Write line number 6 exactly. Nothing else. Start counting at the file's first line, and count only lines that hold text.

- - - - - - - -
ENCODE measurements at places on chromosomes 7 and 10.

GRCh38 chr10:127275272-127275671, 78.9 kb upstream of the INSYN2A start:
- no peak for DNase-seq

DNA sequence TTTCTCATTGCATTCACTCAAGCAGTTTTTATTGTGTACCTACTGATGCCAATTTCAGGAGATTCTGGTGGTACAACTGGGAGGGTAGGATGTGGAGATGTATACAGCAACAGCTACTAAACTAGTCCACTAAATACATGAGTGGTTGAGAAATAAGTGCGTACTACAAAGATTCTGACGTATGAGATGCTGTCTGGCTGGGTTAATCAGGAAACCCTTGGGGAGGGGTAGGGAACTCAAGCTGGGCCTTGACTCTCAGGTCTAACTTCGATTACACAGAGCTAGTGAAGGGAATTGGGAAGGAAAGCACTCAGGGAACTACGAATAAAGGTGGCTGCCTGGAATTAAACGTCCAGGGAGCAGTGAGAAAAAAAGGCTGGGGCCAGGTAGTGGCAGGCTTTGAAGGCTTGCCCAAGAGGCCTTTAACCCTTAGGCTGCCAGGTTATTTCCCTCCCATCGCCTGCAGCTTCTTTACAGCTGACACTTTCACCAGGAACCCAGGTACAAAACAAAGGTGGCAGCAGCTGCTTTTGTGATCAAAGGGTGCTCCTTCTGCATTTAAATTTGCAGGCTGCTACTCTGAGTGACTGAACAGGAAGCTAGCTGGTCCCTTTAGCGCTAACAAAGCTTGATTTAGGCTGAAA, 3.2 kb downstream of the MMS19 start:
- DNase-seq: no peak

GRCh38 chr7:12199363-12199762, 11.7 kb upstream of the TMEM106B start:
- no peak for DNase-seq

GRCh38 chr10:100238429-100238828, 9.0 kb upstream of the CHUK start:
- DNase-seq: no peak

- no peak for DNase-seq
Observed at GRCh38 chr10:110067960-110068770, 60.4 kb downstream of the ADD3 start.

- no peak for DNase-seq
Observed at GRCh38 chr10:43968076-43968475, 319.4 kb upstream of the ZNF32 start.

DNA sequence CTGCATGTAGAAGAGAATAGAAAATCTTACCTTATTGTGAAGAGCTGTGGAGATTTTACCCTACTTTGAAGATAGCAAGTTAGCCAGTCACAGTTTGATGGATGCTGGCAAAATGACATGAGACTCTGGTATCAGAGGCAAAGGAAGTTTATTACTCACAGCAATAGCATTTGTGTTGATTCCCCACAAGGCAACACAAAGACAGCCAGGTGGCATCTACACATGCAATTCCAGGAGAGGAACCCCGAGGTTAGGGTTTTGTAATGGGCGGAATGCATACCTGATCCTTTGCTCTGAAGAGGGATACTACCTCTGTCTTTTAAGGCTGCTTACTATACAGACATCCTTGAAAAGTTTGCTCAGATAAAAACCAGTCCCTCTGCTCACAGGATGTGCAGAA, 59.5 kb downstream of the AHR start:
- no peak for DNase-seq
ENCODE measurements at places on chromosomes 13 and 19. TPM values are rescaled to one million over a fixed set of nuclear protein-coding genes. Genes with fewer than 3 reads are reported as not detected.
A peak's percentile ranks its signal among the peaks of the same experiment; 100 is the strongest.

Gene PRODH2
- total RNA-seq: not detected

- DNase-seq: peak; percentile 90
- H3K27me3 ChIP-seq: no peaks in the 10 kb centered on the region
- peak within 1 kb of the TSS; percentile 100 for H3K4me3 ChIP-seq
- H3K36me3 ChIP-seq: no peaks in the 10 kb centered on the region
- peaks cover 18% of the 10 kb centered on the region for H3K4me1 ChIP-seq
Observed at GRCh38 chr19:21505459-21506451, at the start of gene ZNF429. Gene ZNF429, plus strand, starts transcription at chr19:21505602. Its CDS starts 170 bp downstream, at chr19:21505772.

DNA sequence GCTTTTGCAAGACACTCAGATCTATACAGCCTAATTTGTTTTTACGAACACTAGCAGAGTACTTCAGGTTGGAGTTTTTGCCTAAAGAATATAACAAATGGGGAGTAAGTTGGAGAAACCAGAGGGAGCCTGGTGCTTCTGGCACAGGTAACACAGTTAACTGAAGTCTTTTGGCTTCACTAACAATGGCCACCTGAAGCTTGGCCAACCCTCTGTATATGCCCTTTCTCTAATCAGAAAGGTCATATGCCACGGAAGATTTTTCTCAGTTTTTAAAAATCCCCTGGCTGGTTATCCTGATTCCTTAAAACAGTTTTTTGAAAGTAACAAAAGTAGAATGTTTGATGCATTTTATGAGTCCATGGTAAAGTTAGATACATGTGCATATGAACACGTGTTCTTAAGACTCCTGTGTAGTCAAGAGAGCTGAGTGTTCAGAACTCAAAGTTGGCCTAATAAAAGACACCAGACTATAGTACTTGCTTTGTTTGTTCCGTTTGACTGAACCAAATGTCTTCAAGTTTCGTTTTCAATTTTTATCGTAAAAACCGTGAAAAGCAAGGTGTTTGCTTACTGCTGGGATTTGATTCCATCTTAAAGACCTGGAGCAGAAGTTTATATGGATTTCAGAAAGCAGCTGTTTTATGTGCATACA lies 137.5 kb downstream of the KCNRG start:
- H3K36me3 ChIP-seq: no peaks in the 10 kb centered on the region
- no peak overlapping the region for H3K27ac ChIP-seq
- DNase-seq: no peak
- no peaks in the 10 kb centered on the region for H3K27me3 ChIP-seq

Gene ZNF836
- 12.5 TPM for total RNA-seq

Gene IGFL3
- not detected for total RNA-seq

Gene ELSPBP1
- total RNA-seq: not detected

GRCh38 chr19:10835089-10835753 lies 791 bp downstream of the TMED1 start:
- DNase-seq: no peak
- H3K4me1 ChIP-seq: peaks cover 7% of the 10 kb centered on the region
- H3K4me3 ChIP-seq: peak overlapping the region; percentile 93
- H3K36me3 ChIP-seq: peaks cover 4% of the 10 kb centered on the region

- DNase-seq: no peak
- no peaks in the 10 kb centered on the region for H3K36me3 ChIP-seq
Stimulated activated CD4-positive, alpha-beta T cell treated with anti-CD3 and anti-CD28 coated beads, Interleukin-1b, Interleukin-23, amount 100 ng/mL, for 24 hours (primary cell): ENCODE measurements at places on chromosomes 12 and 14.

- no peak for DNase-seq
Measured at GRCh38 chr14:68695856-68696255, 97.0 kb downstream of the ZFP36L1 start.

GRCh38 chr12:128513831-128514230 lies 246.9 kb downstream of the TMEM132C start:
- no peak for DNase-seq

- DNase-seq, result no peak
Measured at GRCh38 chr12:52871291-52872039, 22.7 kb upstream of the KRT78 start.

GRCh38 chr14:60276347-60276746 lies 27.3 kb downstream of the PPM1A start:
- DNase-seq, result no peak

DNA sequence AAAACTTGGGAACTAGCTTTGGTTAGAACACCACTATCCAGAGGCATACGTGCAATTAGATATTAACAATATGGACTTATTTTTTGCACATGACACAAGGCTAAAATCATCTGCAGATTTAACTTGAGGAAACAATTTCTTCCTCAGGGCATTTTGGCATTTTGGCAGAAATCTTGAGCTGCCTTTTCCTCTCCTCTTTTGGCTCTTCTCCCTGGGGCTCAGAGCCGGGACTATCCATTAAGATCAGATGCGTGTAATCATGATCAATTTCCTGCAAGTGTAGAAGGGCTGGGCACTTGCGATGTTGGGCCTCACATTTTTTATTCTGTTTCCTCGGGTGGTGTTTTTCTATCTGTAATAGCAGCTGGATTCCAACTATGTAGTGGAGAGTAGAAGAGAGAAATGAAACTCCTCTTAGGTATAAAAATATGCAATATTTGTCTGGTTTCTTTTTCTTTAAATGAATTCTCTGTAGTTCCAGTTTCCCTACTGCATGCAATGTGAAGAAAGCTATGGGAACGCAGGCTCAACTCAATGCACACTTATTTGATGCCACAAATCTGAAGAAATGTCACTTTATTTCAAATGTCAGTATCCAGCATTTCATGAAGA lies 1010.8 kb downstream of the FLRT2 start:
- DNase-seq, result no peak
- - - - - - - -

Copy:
GRCh38 chr7:12199363-12199762, 11.7 kb upstream of the TMEM106B start: